Diamond Annual Review 2020/21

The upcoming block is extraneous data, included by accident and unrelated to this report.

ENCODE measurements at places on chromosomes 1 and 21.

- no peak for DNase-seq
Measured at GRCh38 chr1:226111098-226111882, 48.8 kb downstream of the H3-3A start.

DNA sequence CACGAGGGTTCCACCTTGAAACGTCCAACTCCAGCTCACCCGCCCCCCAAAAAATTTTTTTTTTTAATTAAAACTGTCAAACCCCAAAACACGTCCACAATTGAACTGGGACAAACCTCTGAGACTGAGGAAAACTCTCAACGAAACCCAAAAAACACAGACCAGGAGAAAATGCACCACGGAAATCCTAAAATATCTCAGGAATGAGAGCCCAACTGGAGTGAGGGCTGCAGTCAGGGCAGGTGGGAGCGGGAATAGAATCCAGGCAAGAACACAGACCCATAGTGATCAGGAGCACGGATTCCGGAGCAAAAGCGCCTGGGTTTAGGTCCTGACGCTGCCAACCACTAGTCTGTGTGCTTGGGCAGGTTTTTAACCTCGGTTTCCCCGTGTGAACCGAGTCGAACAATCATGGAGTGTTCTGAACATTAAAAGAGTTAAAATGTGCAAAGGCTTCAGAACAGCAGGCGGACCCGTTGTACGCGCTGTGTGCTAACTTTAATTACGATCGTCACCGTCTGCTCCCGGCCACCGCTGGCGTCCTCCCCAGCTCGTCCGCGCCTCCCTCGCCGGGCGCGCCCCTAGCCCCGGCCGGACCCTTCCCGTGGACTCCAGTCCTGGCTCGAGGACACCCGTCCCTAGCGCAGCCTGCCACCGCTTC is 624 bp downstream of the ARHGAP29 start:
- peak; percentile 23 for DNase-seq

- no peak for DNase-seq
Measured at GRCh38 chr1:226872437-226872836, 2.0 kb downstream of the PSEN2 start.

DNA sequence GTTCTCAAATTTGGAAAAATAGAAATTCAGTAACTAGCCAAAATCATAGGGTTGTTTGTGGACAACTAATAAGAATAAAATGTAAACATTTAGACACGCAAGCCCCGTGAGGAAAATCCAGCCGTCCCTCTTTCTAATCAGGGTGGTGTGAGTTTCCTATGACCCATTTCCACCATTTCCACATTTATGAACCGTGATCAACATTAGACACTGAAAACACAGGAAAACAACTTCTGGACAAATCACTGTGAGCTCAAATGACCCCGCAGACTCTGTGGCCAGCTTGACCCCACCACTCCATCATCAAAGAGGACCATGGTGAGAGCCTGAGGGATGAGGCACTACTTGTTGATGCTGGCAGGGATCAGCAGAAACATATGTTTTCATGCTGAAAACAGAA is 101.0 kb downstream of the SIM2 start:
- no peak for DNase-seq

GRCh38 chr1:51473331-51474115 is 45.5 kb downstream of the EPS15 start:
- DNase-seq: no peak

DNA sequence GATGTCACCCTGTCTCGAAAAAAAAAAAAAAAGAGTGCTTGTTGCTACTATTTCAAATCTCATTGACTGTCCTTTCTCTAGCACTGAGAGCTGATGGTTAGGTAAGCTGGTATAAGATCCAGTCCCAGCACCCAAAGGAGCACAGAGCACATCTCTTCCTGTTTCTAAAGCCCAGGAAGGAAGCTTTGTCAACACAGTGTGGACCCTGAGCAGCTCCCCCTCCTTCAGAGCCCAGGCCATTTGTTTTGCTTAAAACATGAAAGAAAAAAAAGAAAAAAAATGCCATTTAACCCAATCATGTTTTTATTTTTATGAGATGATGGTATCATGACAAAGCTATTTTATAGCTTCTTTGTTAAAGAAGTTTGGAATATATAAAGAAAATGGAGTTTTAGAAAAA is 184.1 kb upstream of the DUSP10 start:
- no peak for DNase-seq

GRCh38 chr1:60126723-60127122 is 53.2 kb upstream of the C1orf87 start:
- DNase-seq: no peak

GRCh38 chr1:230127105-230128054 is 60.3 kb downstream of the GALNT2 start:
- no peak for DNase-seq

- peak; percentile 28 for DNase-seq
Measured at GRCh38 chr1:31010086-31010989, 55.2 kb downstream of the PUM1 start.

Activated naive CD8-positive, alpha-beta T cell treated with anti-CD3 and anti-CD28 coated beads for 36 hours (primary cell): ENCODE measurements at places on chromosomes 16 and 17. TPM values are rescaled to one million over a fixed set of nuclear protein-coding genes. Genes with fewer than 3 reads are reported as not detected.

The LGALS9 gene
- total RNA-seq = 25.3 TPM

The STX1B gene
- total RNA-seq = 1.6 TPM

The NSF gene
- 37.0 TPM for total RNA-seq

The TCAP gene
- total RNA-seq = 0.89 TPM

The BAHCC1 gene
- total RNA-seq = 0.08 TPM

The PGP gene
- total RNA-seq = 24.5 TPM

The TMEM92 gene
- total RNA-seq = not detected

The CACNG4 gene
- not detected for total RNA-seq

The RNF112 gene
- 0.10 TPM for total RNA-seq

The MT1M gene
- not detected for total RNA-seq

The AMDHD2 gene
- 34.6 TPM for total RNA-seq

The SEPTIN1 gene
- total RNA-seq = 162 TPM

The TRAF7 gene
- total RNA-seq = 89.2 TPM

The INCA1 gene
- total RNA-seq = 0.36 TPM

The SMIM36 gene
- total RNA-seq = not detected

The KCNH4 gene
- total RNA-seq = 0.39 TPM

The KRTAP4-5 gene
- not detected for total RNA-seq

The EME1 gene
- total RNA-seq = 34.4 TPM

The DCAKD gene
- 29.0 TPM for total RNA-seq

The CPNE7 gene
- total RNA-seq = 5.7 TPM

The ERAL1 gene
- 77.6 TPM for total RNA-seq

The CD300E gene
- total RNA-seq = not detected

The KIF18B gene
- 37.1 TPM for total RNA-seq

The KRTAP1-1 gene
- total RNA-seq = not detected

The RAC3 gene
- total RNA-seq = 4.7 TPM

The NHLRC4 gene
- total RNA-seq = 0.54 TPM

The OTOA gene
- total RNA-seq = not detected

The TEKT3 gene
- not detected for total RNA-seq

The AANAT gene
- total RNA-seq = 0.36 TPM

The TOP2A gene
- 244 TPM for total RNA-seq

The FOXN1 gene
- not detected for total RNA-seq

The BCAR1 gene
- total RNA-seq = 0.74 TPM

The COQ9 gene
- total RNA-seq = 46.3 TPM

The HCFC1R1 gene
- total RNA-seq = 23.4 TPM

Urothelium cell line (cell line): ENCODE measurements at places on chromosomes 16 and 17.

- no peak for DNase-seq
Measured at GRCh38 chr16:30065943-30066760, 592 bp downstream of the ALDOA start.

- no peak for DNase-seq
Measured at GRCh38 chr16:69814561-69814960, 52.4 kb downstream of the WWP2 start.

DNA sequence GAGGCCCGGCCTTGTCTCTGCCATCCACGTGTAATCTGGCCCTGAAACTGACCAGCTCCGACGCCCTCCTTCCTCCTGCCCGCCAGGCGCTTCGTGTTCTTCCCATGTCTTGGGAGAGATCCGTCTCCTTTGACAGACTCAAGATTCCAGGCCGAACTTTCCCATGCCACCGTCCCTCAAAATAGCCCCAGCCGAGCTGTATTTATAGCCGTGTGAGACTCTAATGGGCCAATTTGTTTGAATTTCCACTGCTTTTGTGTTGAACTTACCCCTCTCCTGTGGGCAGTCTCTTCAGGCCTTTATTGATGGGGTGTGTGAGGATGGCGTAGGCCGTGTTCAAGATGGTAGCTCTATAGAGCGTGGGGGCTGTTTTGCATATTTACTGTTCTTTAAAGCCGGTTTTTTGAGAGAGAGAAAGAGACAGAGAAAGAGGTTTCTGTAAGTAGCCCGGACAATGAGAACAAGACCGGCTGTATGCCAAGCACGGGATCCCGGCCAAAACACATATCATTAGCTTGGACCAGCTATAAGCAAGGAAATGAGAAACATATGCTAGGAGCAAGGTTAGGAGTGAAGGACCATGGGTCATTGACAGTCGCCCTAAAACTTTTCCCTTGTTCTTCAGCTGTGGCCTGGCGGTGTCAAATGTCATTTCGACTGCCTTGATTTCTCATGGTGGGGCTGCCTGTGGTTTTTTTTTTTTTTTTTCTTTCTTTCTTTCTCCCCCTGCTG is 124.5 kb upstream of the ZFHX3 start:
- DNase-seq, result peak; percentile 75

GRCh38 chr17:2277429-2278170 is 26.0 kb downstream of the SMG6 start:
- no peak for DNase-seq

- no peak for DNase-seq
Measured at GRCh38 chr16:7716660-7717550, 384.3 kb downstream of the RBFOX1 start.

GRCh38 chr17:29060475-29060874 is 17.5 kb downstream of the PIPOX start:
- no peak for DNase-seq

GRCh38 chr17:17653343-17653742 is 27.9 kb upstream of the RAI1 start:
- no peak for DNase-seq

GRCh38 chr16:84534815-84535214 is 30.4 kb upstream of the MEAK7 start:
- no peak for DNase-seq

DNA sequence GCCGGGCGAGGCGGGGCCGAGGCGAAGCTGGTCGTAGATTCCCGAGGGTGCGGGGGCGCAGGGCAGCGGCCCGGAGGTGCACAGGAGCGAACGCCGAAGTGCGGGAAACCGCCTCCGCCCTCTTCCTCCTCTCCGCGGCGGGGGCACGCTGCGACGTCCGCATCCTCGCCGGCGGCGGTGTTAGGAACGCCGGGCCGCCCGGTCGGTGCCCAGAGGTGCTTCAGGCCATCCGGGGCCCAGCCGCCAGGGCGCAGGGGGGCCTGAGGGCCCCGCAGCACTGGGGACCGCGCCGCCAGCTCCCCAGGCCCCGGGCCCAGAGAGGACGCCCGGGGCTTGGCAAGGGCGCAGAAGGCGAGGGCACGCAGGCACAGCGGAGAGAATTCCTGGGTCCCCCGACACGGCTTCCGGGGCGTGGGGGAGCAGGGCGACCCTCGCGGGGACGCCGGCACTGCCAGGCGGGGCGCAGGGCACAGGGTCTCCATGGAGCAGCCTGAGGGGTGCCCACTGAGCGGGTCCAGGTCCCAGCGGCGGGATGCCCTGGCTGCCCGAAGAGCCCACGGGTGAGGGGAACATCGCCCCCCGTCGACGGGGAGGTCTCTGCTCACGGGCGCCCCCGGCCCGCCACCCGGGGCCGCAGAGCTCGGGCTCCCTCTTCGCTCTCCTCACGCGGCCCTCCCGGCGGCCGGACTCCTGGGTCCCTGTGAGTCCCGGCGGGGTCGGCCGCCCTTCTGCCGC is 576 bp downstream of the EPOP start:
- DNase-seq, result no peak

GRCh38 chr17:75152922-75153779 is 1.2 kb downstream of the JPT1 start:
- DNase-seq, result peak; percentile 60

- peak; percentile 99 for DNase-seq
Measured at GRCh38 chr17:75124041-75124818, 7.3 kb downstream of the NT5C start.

98 99 D I A M O N D L I G H T S O U R C E A N N U A L R E V I E W 2 0 2 0 / 2 1 D I A M O N D L I G H T S O U R C E A N N U A L R E V I E W 2 0 2 0 / 2 1 Spectroscopy Group Beamline I20-Scanning (and beamline I10 from theMagnetic Materials Group) When iron atoms behave like rare-earth elements - andwhy Related publication: HuzanM. S., FixM., Aramini M., Bencok P., Mosselmans J. F.W., Hayama S., Breitner F. A., Gee L. B.,Titus C. J., ArrioM.-A., Jesche A. & Baker M. L. Single-ionmagnetism in the extended solid-state: insights fromX-ray absorption and emission spectroscopy. Chem. Sci. 11 , 11801–11810 (2020). DOI: 10.1039/D0SC03787G Publication keywords: Single-ionmagnetism; Solid state; Magnetic anisotropy; Electronic structure;Transitionmetal dopant; X-ray spectroscopy T he clean energy revolution demands large quantities of rare-earth elements in applications ranging from wind turbines to electric car motors. However, rare-earth metals are toxic, and extraction is an energy-intensive and environmentally damaging process. Iron- doped lithium nitride has extraordinary magnetic properties, with single-ion magnetism that exceeds any other transition metal system and a magnetic coercivity field that surpasses even the largest values observed in rare-earth-based permanent magnets. However, unanswered questions concerning the fundamental geometric and electronic structure of the iron sites limit its impact. Researchers used a combination of element-sensitive X-ray techniques on Diamond Light Source’s Scanning Branch of beamline I20 to investigate the iron sites. They used K-edge X-ray Absorption Near Edge Structure (XANES) to quantify iron coordination geometry, Extended X-ray Absorption Fine Structure (EXAFS) to deduce the bond lengths around iron sites and Kβ X-ray Emission Spectroscopy (XES) to measure iron oxidation state as a function of dopant concentration. To directly access the electrons that contribute to the magnetism at iron sites, they used I10: Beamline for Advanced Dichroism Experiments (BLADE). The insights gained into the electronic structure will inform the preparation of improved bulkmagnets that do not require rare-earth elements. The results of this study provide insights into how transition metals within host lattices could one day offer a viable alternative to rare-earth bulk magnets. It may also become possible to use the direction of magnetisation at the iron atoms to store binary information at the atomic scale, for future high-density information storage applications and advances in quantum computing. The magnetic properties of Fe doped in lithium nitride are extraordinary, with a magnetic coercivity field greater than values observed in rare-earth- based permanent magnets 1 . Unusually, the displayed coercivity field persists down to extremely low Fe doping concentration inferring that the magnetism isofatomic,single-ion,nature.Single-ionmagnetismoccursduetoaneffective anisotropic barrier to the reversal of atomic magnetic moments. The observed single-ion magnetism in Fe doped lithium nitride exceeds any other transition metal compound and is comparable to high-performance rare-earth-based single-ion magnets. While this effect does not occur at room temperature, it arises below 50 K and is clearly observed below 10 K, a temperature that can be reached in the lab using liquid helium. An understanding into the origin of the displayed magnetic properties have been inhibited by limited knowledge of the geometric and electronic structure at the Fe dopant sites. Theoretical studies have considered either a situation where Fe sites occupy Li+ positions, resulting in a two-coordinate Fe with a +1 oxidation and general formula Li 2 [Li 1-x Fe x ]N, or due to coupling with additional Li+ vacancies within the lattice, a +2 oxidation state 2 . Defining the geometric and electronic structure of Fe dopants in lithium nitride is motivated by a desire to further understand how transition metals could be used to replace rare-earths in high-performance magnetic materials. Improved understanding of electronic structure also informs research into how magnetic operating temperatures could be raised. This observation of single-ion magnetism within Fe doped lithiumnitride is of relevance to atomic-scale information storage applications, since the direction of magnetisation at Fe sites could be harnessed in the storage of binary information at the atomic level. The random distribution of Fe sites within the lithium nitride crystal prohibitsaccesstothestructureofdopantsitesbydiffractionmethods.Accessing the dopant sites, therefore, requires element selective techniques, hence a combination of Fe X-ray absorption and emission spectroscopies at Diamond were applied. Each of the selected techniques carries a unique sensitivity due to the specific transitions and core-holes involved that together enable a holistic characterisation of both geometric and electronic structure (Fig. 1a). Fe K-edge extended X-ray absorption fine structure (EXAFS) measurements at the I20-Scanning beamline were applied to analyse local bond lengths around the Fe sites, fromwhich two extremely short Fe-N 1.873 Å bonds were determined (Fig. 1b and Fig. 2). Fe K-edge X-ray absorption near edge structure (XANES) measurements were performed to probe the Fe coordination geometry via an analysis of Fe 4p ligand-field splitting. An intense low-energy peak centred at 7113 eV is assigned as corresponding with electric dipole transitions into a degenerate pair of 4p x,y orbitals; a signature for a linear coordination geometry (Fig. 1c). This assignment was then confirmed by DFT calculations based on a linear structure using the Fe-N bond lengths determined by EXAFS (Fig. 1c). A lack of suitable reference spectra meant that Fe K-edge measurements could not be analysed to conclude the Fe oxidation state. Furthermore, predictions in the literature of a minority divalent species and a monovalent majority species with a ratio that changes as a function of dopant concentration added additional complexity to the characterisation 2 .To solve this particular question Fe Kβ X-ray emission spectroscopy (XES) measurements were performed with Fe doping concentrations (x) ranging from 18 % down to 0.2 % in Li 2 [Li 1-x Fe] N. The spectra show no variation in the intensity ratio or splitting between the Kβ’ and Kβ 1,3 emission lines, confirming that the Fe oxidation state does not vary with dopant concentration (Fig. 1d). Furthermore, measurements in the valence-to-core region of the spectra confirm no variation in bonding at Fe sites with respect to dopant concentration (Fig. 1e). Finally, to confirm the oxidation state of Fe sites, Fe L 2,3 -edge X-ray absorption spectroscopy (XAS) measurements were performed at the I10-BLADE beamline to directly probe the 3d valence shell. These measurements were analysed using ligand-field multiplet simulations. The Fe sites are confirmed to have a +1 oxidation state with a 4 D 7/2 ground state of 4 E symmetry. The energetic order of the 3d orbitals are found to be affected by strong Fe 4s–3d z 2 mixing that lowers the energy of the 3d z 2 orbital resulting in a a 1g 2 e 2g 3 e 1g 2 ground state configuration. The Fe L 2,3 -edge XAS analysis enabled experimental quantification of 3d z 2 energy reduction.The linear ligand field with large 3d z 2 energy reduction results in the first-order spin-orbit coupled ground-state that gives rise to the rare-earth like magnetic anisotropy barrier in Fe doped lithium nitride. Together the X-ray spectroscopy results identify the Fe dopant sites in lithium nitride to be clean of stoichiometric vacancies and geometrically equivalent. It is proposed that the combination of a short Fe-N bond, related strong 3d bonding and high point symmetry imposed by the hexagonal lithium nitride lattice contribute to suppress vibronic effects, resulting in increased magnetic coercivities with respect to other linear single-ion magnets.These findings are key to furthering understanding of how transition metal ion dopants could be used to replace toxic and expensive rare-earth ions in magnets and next-generation nanoscale information storage devices. References: 1. Jesche A. et al. Giant magnetic anisotropy and tunnelling of the magnetization in Li2(Li1−xFex)N. Nat. Commun. 5 , 3333 (2014). DOI: 10.1038/ncomms4333 2. Xu L. et al. Spin-reversal energy barriers of 305 K for Fe2+ d6 ions with linear ligand coordination. Nanoscale 9 , 10596–10600 (2017). DOI: 10.1039/C7NR03041J Funding acknowledgement: We acknowledge the support of the Royal Society of Chemistry (RM1802- 4019) and Deutsche Forschungsgemeinschaft (DFG, German Research Foundation) - Grant No. JE748/1. Corresponding authors: Dr Michael L. Baker, Department of Chemistry, the University of Manchester, and The University of Manchester at Harwell, michael.baker@manchester.ac.uk ; Mr Myron S. Huzan, Department of Chemistry, the University of Manchester, and the University of Manchester at Harwell Figure 1: (a) The Fe X-ray spectroscopic transitions accessed during the study of Li 2 [Li 1-x Fe x ]N at the I20-Scanning beamline; (b) Background subtracted k 3 -weighted EXAFS; (c) Single crystal Fe K-edge XANES with calculated DFT spectrum; (d) Kβ XES for Fe dopant concentrations ranging from 0.2 to 18 %; (e) The valence-to-core region of the Kβ XES. Figure 2: The structure of lithium nitride including an Fe impurity, Li 2 [Li 1-x Fe x ]N. Fe, brown; N, green; Li, grey.